Shahzad Younas, the app’s founder and CEO from London, launched muzmatch last April to help people find a spouse.He said he found dating apps for niche groups in Christian and Jewish communities, but found nothing for Muslims.One of the reasons why Younas created a marriage app is because he saw how difficult it was for some of his own friends to find a suitable life partner.“It’s a real problem in the Muslim community,” Younas said.In the time of Prophet Muhammad, he noted, there were no taboo issues surrounding marriage or divorce.“As elders, people need to understand that there are choices out there that are available for their daughters and sons,” he continued.The app has nearly 55,000 signups and more than 500,000 matches have been made (where two people showed interest in each other), according to Younas.
“As elders, people need to understand that there are choices out there that are available for their daughters and sons” People often mix culture with religion, Makhdoom said, in a way that makes religion seem harsh and unforgiving, or restrictive, whereas it’s not the case.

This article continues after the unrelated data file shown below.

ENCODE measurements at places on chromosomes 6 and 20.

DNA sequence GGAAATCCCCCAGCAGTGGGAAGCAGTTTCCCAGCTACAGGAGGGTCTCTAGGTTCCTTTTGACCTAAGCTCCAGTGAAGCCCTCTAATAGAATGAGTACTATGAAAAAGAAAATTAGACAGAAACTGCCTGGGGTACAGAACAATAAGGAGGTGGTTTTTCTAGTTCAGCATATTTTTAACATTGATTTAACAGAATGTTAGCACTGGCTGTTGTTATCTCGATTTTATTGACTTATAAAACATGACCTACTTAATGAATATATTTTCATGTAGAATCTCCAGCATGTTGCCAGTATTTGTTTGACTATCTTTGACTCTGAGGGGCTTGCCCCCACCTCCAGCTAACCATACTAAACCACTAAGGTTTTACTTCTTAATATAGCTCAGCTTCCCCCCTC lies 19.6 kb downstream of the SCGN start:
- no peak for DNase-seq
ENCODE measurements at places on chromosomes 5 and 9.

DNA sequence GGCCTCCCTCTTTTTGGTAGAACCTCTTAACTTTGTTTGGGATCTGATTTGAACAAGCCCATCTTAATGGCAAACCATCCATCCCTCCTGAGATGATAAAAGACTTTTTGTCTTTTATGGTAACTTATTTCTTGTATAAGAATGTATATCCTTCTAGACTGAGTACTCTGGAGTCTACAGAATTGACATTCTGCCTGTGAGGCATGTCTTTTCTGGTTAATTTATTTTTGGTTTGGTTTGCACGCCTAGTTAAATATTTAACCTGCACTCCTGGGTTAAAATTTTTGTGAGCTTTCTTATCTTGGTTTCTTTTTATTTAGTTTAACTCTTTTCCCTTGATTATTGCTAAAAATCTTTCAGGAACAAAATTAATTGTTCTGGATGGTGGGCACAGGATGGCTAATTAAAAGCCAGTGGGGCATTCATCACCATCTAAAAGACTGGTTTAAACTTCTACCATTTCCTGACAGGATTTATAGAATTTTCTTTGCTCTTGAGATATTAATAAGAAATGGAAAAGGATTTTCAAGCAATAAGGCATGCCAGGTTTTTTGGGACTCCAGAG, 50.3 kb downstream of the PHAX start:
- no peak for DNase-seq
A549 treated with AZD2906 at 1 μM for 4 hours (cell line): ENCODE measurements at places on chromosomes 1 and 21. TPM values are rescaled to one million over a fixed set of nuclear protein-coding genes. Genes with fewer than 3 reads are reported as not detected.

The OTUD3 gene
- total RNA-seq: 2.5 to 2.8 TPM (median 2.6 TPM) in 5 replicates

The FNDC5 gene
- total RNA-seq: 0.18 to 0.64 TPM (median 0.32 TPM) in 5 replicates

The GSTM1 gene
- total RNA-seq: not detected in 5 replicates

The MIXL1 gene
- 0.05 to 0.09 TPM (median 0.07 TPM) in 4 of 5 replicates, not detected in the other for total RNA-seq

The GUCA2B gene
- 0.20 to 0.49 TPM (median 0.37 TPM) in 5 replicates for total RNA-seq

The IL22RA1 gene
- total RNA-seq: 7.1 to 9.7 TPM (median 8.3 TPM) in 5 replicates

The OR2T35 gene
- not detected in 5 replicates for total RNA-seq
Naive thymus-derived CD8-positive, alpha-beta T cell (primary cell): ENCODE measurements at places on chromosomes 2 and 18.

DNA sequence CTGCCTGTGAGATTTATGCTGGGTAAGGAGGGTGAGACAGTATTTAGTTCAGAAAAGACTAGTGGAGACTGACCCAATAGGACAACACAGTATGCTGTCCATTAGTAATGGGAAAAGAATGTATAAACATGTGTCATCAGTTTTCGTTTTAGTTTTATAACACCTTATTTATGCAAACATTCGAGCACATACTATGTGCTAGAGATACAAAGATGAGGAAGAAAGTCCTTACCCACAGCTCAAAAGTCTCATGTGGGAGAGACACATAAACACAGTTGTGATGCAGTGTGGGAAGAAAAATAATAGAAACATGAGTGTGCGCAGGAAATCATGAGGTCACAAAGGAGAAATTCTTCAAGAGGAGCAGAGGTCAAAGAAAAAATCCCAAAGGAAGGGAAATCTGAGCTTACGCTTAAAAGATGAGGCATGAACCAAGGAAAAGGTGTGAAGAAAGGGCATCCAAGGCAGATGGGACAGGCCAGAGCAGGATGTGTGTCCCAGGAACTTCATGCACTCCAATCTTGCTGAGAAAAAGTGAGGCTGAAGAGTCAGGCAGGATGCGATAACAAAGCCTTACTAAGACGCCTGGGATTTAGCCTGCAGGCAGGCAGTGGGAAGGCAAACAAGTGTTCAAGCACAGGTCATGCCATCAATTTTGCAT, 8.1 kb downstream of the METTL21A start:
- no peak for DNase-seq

“I was not interested in marriage or in dating or anything.
I just wanted to see how it works,” Benzerroug said.
“They should take it easy and allow them to make their own decisions and try not to influence them.” Apps not for everyone Relationship Consultant Yasmin Elhady Nassiry said she’s not a fan of marriage apps or matrimonial websites.
Although Nassiry, 30, tried online matrimonial sites when searching for a spouse herself, she said she didn’t like that there was no vetting process.
Naa’ila Moumaris-Clay, a marriage counselor based in Atlanta, Georgia, provides web-based therapy to couples from all over the globe, including clients who met on marriage apps. Instead, it’s what happens after a couple meets that really determines whether or not the marriage is going to be a success.